Saturday, May 30, 2015

Local Saturday - Mindful Lesson of a Grancy Greybeard


It hurts.  It damages.  It kills.  Literally.

It's falling. Have you ever fallen?  If not, do you know someone who has? 

As my regular readers know, I am attending a falling prevention class.  Our teachers held class #2 on Wednesday, and one of the two facilitators brought up a topic I never would have expected in a class teaching falling prevention.  I expected there to be exercises, and there are four daily exercises and four additional exercises we are supposed to do three times a week.  I expected someone teaching us what to do if we fall, and, indeed, physical therapists came into the class to show us.  In this class, they even talked about canes, walking sticks, and walkers, and how to use them properly.

But I didn't expect a short talk about mindfulness.

Mindfulness.  It's such a simple concept when you are introduced to it, but hard to practice.  Yes, just taking time out to appreciate everything around us can help prevent falls.  It's taking the time to notice our surroundings.  Paying attention to what we are doing.  If we are outside, how does the air feel around us?  Do we hear birds singing?  What is blooming?  Is there a sidewalk crack in front of us?  Are we out walking the dog and about to place our ankle into a gopher hole?

The facilitator said that as she grows older (she is a retired RN) she becomes more mindful.  She said many elders do, and we must become mindful, too, if we are to survive into a healthy old age.

I am starting to practice mindfulness.  My thoughts tend to be scattered, hopping from one branch to another like a agitated finch.  Nothing happens as I churn and churn without purpose. Not only does that lack of mindfulness make me more prone to falling, but it stifles my creativity.

So, at lunch yesterday, I went out to the Broome County Courthouse.  There is a little area with benches where employees eat lunch, but I did something different.

I went up to a tree.  It had strange, fascinating white blooms that looked like angel hair pasta.
Fringe Tree, Chionanthus virginicus
I found out from a flower expert I know that many call this tree a Grancy Greybeard.  What a fascinating name!  Better yet, it is a native tree, just perfect for a Local Saturday.

The flowers smelled nice. I have some problems with smelling since a wisdom tooth extraction with complications last year, but I knew this one had a lovely fragrance.  I had never noticed this tree before. So, I stood there, feeling the breeze on my arms, listening to birdsong, and enjoying the warmth of the sun shining down on me.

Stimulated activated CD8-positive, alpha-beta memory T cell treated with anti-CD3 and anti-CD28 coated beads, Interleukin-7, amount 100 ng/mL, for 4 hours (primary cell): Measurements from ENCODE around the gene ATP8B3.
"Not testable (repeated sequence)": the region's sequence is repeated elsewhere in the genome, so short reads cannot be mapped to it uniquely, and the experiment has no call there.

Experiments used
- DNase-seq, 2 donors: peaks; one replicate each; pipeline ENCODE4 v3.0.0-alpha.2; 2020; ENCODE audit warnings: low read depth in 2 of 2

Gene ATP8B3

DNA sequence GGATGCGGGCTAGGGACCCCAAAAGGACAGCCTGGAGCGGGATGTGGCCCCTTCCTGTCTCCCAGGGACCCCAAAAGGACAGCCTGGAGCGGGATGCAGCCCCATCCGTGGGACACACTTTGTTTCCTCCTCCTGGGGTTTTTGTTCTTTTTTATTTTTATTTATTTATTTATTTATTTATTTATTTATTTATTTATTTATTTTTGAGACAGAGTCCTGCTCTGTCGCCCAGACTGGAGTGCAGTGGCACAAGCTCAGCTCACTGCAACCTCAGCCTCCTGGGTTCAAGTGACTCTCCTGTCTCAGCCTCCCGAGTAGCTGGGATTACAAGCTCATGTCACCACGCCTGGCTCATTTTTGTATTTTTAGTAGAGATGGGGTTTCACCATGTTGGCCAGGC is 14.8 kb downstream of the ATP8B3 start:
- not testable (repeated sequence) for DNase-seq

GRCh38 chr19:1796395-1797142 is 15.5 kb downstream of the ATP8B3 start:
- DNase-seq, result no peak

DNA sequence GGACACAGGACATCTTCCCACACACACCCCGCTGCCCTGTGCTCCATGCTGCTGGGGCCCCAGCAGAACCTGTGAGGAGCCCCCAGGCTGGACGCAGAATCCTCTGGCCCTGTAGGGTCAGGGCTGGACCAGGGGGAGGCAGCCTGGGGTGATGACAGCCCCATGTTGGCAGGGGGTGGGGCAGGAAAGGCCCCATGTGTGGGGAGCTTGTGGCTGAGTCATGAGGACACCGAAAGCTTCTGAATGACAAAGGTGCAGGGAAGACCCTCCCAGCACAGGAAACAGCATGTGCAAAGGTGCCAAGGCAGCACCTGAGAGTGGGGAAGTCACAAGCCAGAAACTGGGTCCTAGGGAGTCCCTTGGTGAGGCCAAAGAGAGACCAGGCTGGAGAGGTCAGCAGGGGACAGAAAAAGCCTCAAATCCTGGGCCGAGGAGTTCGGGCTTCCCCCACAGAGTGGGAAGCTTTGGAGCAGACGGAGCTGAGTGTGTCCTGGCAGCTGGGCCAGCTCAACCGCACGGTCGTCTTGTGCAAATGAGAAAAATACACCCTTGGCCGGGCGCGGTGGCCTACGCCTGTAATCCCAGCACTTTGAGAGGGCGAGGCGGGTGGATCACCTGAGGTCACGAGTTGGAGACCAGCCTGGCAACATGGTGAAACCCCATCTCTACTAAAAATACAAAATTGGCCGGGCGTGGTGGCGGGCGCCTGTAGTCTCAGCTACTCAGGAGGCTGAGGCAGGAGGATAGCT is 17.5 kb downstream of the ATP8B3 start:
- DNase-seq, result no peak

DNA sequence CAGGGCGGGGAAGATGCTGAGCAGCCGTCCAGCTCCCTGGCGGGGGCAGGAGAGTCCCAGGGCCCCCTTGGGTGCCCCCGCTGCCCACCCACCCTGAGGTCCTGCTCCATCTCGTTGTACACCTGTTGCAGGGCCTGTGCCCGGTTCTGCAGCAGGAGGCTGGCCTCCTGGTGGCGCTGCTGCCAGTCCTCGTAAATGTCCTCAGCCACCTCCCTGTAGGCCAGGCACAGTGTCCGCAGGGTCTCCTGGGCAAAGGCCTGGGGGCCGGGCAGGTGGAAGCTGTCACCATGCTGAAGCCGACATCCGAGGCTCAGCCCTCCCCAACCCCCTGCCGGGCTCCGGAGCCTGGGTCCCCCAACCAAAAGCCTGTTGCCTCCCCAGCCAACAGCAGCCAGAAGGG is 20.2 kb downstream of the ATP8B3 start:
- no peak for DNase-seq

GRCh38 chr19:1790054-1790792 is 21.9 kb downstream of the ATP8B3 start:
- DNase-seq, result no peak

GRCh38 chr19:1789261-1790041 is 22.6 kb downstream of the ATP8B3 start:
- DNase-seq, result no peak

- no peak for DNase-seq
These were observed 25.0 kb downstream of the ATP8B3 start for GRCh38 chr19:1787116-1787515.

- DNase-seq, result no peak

Yes, even in the middle of urban Binghamton, New York, you can practice mindfulness. Thank you for the lesson, Grancy Greybeard.

Just coincidentally, that meshes with a challenge I am participating in this week, the Write Tribe Festival of Words #4.  Today we are challenged: " Today, pledge to be aware of every moment. Focus. Appreciate."

Let your creativity flow.

8 comments:

  1. Alana, maybe this is an area where writers and artists have a bit of an advantage. Or not. Either I am so intent on my surroundings that I try not to miss a thing, or my head is in the clouds and I don't see something in my path that I could walk right into. My nearly-80yo Mom told me the other day that as she gets older, she struggles with this very thing--tripping on the sidewalk crack, or other small impediment. She has fallen several times, and goes right over on her face! I'll try to remind her that mindfulness is so important. Thank you for this post.

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  2. What a lovely post and thought provoking...

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  3. Lots of traditions advocate for mindfulness. We should spend each day noticing everything around us. It's a good reminder.

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  4. The pics are so lively and so is the post :) A lesson to learn here :)

    http://drsushreedash.blogspot.in/

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  5. Oh, yes. I am mindful of where I place my feet. It took a fall at home to teach me to be careful though. But, I've always been sensible--maybe too much. I love to appreciate the moment when I go outside, feel the breeze, smell the roses and hear the birdsong, which is wonderful this late spring.

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  6. Mindfulness is something I have been attempting to work on for years. For one whose mind is generally scattered, it is not always easy but so worthwhile. One becomes so much more present and appreciative in the moment. Good luck with your practice.

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  7. I've been doing this without realizing it is mindfulness.

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  8. Alana, such a lovely post. Being mindful and observing small things sometimes make all the difference, isn't it?
    Tina from The Sunny Side of Life

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